Historically speaking this game leans heavily in Hartford’s favor. Since the new millennium Hartford has made the playoffs twelve times whereas Bangor has gone to the postseason only twice. Head to head you have to go back to 2005 to find the last time Bangor won this matchup. 

So while the game is a bit of a mystery, the one thing I’m most looking forward to is the brat tent Hartford has during the homecoming game. I love grilled outdoor foods like this and Hartford’s spread is fantastic. For the longest time I’ve never gotten a chance to go through the line because of coaching. Come to think of it almost all of the homecoming festivities will be new to me. I’ve never seen the parade, the halftime crowning of homecoming royalty, and really anything band related for the most part. I was always so busy in the past I missed these moments and it’ll be a different experience to say the least. If you’re coming to the game come say hi, after all that’s what homecoming is all about. 

The Games

Game 6 St. Joe @ Lakeshore Friday Sept. 16th

The local media every year releases lists of games to watch for the upcoming season. It’s the thing to do when everyone is aching for the football season to start. Every year you’ll see “The War By The Shore” or “The Battle of Cleveland Avenue” on the list. The Lakeshore Lancers’ rivalry with the St. Joseph Bears goes way back and it is the premier game in my area no matter who’s playing. It might be the one local matchup that I’ve attended multiple times. When I started going hall of fame coaches Denny Dock and Ike Muhlenkamp were roaming the sidelines. Later Elliot Uzelac (I know Wikipedia is a terrible source but these things are hard to find) would guide the Bears to the playoffs before heading to Benton Harbor to work magic last year. It’s crazy to think I’ve talked to these amazing coaches and walked away with the same thought of how incredibly nice they were. I used to intentionally not find a partner at the old Southwest Michigan football camps so that I could warm up playing catch with coach Dock and get more instruction. He taught me several things about playing the role of quarterback that I feel were invaluable. Coach Muhlenkamp spoke at my high school several times and was really fun to talk to casually, the few times I got the opportunity. Lastly, I recently watched Coach Uzelac explain his memorable season at BH during a clinic. It is also where I can help shed some light on this year’s rivalry game. When Elliot Uzelac took the job at St. Joe it was impressed upon him to sort of groom the younger staff members maybe in hope that they could take over when he left. Mission accomplished, defensive coordinator Gandalf Church stepped in and everything has continued to flow just the same for the past several years. The mindset of playing good defense while controlling the game with a power run style is so ingrained in this program it’s really like Uzelac never left. If you don’t believe me watch last years game against Benton Harbor and you’ll see the same offense against the same defense. The teams were almost mirror images of each other except for the fact St. Joe played way better in that game. You can see the staple power play as discussed previously on this site but even better you can see a staple of Uzelac teams in the outside zone. The best way to visualize zone plays is to pretend all of the offense live linemen are on a train track. They all move the same direction and if anything gets on their track they block it. If the linemen can gain the defenders outside shoulder then he works to pin him inside, if not he continues to push out stretching the defense. Eventually the runningback finds his own hole. The outside zone is a staple run in the NFL but can be difficult for high school kids to run. It demands offensive linemen to be able to move laterally and some of the blocks that are required can be super difficult, so the Uzelac spin on this came a long time ago and ultimately helps the line take advantage of angles while still maintaining the overall integrity of the play. The wrinkle is called pin and pull. One lineman blocks down and the other pulls around easier blocks for both. This is a blocking scheme that can be used out of multiple formations. The one negative for St. Joe this year is their standout freshman running back from last year transferred to Benton Harbor. Darius Clayton didn’t look like any freshman I’ve ever seen and he was electric many times in somewhat limited action for the Bears. He was dominant in their first playoff game last year despite only carrying the ball ten times. I don’t doubt the Bears ability to run the ball, it will just lack some of the explosiveness without him back there.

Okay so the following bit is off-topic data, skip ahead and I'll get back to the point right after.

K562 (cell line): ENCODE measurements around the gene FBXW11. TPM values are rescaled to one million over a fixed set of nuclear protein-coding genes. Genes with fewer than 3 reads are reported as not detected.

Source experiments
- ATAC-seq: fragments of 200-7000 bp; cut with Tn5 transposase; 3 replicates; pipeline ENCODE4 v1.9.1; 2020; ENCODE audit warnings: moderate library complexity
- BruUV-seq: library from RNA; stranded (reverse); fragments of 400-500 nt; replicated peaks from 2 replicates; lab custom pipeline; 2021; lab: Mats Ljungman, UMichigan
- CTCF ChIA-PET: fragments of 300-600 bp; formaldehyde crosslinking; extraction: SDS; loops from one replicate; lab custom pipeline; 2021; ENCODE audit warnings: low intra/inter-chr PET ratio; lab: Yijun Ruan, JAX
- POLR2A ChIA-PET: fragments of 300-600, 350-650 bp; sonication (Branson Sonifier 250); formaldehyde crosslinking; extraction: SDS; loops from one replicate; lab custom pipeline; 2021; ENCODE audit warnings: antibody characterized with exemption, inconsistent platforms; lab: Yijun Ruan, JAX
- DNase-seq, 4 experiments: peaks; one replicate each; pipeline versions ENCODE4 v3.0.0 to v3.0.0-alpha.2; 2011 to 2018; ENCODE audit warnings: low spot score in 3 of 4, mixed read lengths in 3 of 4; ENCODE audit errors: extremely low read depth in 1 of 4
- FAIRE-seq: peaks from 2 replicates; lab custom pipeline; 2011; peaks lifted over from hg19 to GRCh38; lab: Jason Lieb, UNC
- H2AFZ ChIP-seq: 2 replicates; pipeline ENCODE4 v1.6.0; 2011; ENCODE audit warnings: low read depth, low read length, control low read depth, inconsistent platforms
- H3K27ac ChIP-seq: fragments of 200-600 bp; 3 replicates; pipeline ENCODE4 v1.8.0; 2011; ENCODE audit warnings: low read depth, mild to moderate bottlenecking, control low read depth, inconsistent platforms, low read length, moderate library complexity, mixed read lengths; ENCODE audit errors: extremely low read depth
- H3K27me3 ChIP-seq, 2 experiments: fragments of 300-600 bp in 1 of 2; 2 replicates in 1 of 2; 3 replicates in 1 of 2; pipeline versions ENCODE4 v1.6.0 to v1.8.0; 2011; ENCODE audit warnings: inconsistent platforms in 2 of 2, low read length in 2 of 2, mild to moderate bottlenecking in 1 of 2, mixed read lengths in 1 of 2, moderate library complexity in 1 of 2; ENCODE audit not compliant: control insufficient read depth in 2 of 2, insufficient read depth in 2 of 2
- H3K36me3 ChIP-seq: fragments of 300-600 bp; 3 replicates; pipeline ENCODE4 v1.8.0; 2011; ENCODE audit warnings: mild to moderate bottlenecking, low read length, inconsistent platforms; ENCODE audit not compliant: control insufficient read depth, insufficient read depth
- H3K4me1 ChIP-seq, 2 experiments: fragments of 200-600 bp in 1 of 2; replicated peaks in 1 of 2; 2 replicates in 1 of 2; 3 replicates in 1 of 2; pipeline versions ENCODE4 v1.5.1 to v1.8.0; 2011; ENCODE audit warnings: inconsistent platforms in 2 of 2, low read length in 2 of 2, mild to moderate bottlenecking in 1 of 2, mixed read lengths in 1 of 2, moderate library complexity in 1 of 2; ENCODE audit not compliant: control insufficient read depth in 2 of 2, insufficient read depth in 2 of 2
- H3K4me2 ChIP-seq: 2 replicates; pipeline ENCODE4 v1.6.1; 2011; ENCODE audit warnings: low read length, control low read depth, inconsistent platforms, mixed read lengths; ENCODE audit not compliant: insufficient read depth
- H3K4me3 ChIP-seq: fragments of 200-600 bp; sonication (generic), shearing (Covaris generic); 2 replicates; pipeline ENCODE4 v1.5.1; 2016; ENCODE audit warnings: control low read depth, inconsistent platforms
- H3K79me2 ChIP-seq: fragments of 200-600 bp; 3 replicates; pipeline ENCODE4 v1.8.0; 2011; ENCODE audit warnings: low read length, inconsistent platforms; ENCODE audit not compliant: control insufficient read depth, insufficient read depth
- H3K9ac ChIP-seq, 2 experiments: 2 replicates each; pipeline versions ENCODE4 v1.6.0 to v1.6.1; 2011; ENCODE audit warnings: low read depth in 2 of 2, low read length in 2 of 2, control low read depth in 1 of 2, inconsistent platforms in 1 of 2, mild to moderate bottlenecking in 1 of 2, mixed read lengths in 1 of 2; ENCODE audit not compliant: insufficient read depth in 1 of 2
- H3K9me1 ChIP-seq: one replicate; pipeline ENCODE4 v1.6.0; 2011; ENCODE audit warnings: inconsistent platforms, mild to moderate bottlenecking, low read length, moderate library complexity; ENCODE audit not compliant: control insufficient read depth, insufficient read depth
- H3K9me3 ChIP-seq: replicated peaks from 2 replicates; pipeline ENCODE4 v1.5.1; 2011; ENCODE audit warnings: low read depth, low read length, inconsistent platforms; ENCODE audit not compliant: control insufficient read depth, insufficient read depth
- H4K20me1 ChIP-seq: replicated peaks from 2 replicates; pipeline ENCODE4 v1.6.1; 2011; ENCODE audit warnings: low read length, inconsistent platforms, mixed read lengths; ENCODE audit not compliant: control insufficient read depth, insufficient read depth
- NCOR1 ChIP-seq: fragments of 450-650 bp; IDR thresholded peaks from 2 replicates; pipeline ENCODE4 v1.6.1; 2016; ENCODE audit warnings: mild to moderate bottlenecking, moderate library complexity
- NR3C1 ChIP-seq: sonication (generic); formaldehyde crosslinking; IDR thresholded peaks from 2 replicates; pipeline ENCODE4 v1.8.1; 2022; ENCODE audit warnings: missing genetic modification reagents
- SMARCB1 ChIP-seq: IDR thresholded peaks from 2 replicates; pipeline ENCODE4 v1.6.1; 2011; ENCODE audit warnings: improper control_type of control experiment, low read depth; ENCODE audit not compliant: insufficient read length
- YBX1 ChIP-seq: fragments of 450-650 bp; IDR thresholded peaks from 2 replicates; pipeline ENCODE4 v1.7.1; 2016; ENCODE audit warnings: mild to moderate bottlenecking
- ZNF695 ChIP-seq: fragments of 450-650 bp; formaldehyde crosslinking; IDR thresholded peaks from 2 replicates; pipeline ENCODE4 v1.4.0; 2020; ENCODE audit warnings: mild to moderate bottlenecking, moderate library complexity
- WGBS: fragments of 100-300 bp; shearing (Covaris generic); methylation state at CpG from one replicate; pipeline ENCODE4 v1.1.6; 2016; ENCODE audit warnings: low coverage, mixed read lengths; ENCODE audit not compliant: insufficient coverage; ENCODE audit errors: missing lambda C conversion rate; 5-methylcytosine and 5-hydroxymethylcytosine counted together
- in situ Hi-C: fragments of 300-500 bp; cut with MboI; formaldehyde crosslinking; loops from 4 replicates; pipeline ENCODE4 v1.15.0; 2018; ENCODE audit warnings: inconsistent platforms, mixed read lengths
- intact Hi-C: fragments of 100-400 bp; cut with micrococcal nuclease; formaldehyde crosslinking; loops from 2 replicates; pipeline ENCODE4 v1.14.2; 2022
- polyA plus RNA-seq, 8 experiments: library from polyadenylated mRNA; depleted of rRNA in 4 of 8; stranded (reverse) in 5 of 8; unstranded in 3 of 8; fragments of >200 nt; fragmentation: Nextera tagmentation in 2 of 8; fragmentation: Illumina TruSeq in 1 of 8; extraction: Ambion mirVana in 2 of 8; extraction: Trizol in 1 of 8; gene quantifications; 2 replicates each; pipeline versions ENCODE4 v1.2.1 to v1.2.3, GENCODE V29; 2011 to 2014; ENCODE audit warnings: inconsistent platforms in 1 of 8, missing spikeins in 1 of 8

The success of Bears football is through the ground game and playing solid defense. The D looks like a 4-4 a lot but it’s really a 4-3 with the safety walked down against heavier formations. You can really see the 4-3 aspects versus true spread formations and by the way they spill the ball carrier to the sidelines instead of being super contain conscious (although they have moments where the outside linebacker like spots keep contain really well in the 4-4). The big thing people will be looking at on this Bears D is University of Michigan commit defensive end Corey Malone Hatcher. Several recruiting sites have him listed as the fifth best college prospect in the state. According to scouts he should be the best individual player I will see all year. That alone makes the Bears team really intriguing to watch.